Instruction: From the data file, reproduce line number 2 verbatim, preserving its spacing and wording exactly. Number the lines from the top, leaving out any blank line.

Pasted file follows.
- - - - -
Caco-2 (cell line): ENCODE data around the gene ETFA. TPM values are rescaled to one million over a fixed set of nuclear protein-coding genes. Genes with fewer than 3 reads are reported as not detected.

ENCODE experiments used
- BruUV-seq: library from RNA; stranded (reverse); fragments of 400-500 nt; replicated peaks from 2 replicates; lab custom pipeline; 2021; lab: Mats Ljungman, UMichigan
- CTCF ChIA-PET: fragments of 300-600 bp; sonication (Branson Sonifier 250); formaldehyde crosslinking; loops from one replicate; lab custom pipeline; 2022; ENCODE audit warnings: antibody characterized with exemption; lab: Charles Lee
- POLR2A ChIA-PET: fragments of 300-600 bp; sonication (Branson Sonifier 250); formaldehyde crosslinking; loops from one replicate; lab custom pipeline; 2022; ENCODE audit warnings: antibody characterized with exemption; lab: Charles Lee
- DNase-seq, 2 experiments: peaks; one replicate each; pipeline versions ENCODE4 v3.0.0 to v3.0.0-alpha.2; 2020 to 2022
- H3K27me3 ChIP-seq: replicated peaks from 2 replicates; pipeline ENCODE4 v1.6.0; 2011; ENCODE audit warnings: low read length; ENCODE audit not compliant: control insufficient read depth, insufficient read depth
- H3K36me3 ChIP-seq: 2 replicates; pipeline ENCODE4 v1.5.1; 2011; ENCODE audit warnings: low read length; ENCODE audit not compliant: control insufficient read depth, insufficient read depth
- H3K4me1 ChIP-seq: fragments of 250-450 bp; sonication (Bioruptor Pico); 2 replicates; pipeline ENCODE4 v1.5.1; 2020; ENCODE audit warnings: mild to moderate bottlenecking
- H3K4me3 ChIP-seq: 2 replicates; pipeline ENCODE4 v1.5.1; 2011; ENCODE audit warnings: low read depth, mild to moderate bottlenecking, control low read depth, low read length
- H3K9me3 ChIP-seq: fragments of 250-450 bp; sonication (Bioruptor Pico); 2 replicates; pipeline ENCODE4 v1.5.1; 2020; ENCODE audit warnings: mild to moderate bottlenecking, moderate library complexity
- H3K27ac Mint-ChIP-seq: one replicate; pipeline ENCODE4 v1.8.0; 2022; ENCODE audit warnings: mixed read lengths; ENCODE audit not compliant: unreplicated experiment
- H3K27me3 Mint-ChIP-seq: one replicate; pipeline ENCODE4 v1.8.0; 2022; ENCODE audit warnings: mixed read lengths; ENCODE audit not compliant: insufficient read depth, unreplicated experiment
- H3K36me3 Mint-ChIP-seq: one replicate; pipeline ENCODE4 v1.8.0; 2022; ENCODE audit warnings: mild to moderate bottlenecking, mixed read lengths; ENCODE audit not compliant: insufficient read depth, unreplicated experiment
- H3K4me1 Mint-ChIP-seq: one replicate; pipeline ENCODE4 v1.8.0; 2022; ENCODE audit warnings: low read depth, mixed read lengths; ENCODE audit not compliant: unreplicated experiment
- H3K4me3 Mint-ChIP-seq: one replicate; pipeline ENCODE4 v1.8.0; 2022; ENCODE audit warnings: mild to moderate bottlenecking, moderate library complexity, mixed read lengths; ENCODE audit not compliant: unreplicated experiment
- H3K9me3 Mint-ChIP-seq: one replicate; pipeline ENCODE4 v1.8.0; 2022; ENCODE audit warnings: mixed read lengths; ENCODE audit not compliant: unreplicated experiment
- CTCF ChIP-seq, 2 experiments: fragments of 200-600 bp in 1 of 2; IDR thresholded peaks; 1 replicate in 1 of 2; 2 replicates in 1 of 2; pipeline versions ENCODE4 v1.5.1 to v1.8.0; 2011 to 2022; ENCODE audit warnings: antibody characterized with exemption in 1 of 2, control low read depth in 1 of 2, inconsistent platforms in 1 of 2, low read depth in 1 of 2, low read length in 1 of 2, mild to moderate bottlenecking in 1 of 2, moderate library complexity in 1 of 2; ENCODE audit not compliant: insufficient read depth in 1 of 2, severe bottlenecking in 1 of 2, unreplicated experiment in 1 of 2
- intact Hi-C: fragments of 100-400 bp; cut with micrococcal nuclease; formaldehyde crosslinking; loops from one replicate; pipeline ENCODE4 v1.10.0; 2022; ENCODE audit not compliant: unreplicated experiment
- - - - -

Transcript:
ENCODE experiments used